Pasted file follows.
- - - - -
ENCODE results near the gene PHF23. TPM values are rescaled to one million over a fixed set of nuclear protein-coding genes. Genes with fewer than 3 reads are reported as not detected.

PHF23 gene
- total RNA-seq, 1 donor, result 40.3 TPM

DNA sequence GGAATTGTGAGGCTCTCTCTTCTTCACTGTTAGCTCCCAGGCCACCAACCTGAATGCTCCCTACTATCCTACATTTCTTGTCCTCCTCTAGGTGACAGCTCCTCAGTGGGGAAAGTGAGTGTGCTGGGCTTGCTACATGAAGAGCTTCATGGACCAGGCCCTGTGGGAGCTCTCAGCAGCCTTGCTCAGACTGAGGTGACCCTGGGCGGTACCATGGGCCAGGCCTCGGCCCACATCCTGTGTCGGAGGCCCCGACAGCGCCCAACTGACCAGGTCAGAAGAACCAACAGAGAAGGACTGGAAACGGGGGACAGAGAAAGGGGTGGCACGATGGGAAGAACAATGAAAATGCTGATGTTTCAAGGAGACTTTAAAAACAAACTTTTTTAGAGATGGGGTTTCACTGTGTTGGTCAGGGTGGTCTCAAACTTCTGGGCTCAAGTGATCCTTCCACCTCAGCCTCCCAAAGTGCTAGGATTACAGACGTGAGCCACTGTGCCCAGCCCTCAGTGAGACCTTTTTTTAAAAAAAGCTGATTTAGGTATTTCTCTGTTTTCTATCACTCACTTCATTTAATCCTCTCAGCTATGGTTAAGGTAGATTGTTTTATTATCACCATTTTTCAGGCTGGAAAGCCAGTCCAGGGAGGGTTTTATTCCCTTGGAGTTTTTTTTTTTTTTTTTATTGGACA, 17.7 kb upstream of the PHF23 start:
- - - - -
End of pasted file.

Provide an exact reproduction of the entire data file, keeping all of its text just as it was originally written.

ENCODE results near the gene PHF23. TPM values are rescaled to one million over a fixed set of nuclear protein-coding genes. Genes with fewer than 3 reads are reported as not detected.

PHF23 gene
- total RNA-seq, 1 donor, result 40.3 TPM

DNA sequence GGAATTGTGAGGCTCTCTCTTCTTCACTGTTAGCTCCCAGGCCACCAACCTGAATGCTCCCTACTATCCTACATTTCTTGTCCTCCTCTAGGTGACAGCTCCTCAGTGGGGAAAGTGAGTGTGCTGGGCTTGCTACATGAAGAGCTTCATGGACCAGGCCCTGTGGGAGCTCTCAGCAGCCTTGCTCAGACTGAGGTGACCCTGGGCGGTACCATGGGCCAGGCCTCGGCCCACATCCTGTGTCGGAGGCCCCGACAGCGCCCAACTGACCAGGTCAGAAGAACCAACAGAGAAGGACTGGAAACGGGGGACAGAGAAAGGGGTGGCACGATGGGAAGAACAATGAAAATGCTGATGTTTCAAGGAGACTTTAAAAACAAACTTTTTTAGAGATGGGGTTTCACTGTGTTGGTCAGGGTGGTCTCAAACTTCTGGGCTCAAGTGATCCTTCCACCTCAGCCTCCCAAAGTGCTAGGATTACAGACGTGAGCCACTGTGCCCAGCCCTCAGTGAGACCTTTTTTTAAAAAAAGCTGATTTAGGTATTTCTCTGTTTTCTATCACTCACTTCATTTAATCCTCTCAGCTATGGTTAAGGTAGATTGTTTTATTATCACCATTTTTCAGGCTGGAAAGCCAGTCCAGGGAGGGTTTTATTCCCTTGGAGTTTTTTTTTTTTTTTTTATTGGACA, 17.7 kb upstream of the PHF23 start: